The Centers for Disease Control and Prevention has updated its interim guidelines on treatment of infants born to mothers who may have been exposed to Zika virus during pregnancy, adding new protocols and expanding the scope of its guidance to include all children under age 18 years.
The updated guidelines, which were released Feb. 19, call for “routine care” for infants whose mothers traveled to or resided in areas with Zika virus transmission during pregnancy but did not receive Zika virus testing, provided that the infant has a normal head circumference, normal prenatal and postnatal ultrasounds, and a normal physical examination ( Morb Mortal Wkly Rep. 2016;65[early release]:1-6 ).
If an infant’s mother has traveled to a Zika-endemic area, the first step is screening the infant for microcephaly or intracranial calcifications, either prenatally or at birth. If such defects are found, a complete physical examination and Zika virus tests should be performed on the infant.
If tests are positive or inconclusive for Zika virus infection, an additional clinical evaluation is warranted, as well as an assessment for possible long-term sequelae.
Even if no microcephaly or intracranial calcification is detected in the infant, the guidelines state that the mother should still undergo testing for Zika virus infection. If test results are negative, then “routine care” of the infant can proceed; however, positive or inconclusive results should be followed by a physical examination of the infant.
For laboratory testing of congenital Zika virus infection, infant serum should be tested for Zika virus RNA, immunoglobulin M (IgM), dengue virus IgM, and related neutralizing antibodies. If testing on a placenta or umbilical cord sample, use Zika virus immunohistochemical staining, while reverse transcription–polymerase chain reaction (RT-PCR) should be used on fixed or frozen tissue.
Acute Zika virus infections should be tested via RT-PCR for Zika virus RNA of either the serum or cerebrospinal fluid in children who have been symptomatic for less than 7 days. If symptoms have been present for 4 or more days, but Zika virus RNA has not been detected, then the serum or cerebrospinal fluid should be tested for Zika virus IgM and dengue virus IgM, along with related neutralizing antibodies.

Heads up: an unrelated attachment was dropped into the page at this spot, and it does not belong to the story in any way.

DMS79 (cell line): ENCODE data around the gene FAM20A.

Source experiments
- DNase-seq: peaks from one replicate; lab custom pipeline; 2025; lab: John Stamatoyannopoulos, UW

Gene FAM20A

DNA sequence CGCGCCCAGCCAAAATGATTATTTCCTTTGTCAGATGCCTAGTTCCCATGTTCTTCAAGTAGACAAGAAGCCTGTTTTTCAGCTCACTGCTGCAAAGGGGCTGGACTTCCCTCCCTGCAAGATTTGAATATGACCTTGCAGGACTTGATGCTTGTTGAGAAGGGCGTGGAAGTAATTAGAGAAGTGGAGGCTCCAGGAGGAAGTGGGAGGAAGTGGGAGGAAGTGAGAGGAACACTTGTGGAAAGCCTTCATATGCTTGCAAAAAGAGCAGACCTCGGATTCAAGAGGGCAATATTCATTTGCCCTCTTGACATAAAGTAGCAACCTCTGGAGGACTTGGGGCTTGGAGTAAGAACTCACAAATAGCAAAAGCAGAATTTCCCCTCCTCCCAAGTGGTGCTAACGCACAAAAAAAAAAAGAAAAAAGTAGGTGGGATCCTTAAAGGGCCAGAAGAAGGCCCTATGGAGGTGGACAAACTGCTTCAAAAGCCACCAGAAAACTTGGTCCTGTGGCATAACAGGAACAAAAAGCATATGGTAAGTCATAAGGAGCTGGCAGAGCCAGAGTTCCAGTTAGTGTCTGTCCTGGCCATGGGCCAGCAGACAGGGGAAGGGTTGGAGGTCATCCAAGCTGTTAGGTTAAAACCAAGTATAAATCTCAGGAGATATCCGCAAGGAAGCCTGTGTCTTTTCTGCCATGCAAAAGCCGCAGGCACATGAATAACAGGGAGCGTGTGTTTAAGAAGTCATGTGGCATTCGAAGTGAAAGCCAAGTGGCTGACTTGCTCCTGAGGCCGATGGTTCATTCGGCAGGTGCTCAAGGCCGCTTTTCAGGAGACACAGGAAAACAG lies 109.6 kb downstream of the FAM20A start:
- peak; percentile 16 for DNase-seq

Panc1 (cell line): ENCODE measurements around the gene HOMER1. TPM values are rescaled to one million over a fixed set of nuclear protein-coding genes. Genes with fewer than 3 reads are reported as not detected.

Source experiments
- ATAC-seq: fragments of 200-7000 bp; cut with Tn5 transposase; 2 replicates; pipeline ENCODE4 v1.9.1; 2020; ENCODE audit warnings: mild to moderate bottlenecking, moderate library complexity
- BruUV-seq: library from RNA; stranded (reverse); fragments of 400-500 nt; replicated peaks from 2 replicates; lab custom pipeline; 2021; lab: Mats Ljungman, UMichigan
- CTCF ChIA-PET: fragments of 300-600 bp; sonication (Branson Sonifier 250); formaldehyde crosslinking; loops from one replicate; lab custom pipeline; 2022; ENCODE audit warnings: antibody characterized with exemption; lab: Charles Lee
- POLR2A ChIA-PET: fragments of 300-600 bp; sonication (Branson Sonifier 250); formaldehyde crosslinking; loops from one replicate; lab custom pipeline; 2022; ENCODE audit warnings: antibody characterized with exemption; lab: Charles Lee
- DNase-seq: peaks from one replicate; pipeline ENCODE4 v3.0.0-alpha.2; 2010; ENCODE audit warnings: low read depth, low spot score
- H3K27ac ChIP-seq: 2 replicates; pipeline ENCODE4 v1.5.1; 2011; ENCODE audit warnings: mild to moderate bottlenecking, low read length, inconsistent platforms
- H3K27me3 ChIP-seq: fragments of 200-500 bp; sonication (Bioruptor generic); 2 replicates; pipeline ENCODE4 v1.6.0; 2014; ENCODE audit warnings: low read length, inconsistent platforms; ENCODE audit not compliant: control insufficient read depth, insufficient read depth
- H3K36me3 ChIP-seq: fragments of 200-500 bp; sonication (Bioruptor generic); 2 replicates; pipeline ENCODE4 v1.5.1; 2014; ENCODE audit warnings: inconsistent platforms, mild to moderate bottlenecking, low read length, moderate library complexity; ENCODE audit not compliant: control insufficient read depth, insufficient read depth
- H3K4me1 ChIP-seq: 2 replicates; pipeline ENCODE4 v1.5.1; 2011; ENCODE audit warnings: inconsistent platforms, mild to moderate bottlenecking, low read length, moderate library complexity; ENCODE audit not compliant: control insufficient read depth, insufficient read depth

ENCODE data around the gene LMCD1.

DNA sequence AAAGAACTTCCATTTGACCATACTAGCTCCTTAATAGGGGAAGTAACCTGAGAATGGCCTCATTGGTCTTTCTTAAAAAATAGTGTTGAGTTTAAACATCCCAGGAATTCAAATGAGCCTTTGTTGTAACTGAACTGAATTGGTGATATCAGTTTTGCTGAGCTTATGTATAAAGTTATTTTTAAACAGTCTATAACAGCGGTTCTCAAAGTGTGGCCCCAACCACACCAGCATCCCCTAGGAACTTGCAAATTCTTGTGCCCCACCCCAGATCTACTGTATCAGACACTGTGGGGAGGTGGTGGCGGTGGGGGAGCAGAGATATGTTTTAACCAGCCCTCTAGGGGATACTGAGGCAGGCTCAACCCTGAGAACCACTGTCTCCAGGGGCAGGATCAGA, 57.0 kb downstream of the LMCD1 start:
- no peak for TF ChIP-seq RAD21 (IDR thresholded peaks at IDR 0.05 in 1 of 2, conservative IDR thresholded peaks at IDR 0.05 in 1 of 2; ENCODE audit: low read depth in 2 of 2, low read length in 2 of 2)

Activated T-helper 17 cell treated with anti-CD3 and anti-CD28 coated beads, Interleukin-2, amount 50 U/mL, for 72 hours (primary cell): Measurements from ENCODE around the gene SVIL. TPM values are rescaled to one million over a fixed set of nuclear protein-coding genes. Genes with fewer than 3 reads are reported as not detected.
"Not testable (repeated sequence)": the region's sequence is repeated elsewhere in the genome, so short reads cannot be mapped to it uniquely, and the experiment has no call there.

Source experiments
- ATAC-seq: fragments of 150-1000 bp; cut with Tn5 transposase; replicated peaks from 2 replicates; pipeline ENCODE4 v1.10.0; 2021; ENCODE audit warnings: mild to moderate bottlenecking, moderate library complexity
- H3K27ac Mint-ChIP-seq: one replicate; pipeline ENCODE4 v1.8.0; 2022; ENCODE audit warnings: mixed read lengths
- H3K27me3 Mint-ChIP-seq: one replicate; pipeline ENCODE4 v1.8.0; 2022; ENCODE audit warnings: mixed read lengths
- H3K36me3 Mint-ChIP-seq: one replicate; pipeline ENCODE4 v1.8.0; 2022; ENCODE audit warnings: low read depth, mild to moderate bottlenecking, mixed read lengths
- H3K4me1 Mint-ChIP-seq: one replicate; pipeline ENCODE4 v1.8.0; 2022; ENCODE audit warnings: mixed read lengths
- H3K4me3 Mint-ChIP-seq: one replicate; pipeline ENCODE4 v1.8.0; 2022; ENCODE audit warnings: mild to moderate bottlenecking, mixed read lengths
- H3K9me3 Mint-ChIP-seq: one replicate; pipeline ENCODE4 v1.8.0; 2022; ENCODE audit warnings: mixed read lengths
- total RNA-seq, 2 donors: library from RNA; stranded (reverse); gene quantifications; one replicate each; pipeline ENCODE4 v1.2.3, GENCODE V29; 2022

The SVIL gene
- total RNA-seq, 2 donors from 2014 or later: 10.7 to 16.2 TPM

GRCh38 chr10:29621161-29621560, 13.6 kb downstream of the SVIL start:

All children under age 18 years should be considered likely for Zika infection if they have traveled to or resided in a Zika-endemic area within the previous 2 weeks and have at least two of the following known symptoms of Zika virus infection: fever, rash, conjunctivitis, and arthralgia. The same criteria apply to infants during the first 2 weeks of life if the mother has been to an area where Zika is endemic and if the infant exhibits any two symptoms of the virus.
“Arthralgia can be difficult to detect in infants and young children, and can manifest as irritability, walking with a limp (for ambulatory children), difficulty moving or refusing to move an extremity, pain on palpation, or pain with active or passive movement of the affected joint,” according to the guidelines.
NSAIDs should not be used to treat potential Zika virus infections until dengue virus infection has been definitively ruled out as the cause of illness, because of “the potential for hemorrhagic complications of dengue fever.” Further, no child under age 6 months should be prescribed NSAIDs, and no children of any age who present with acute viral illness should be given aspirin, because of associations with Reye syndrome.
Although Zika virus RNA has been isolated in breast milk, there have been no reported cases of the virus being transmitted via breastfeeding. The CDC considers breastfeeding by mothers with Zika virus infections to be safe, saying that “the benefits of breastfeeding outweigh the theoretical risks of Zika virus transmission through breast milk.”
For infants and children, the best way to avoid Zika virus infection is to avoid getting bitten by mosquitoes. The most effective ways to prevent mosquito bites are by “using air conditioning or window and door screens when indoors, wearing long-sleeved shirts and long pants, using permethrin-treated clothing and gear, and using insect repellents.” The CDC also warns against using oil of lemon eucalyptus on children under age 3 years.
“Persons with Zika virus infection should take steps to prevent mosquito bites for at least the first week of illness to decrease the risk for human-to-mosquito-to-human transmission,” the updated guidelines state.
Information on areas where Zika virus is currently prevalent, and what precautions to take when traveling to these areas, can be found on the CDC website .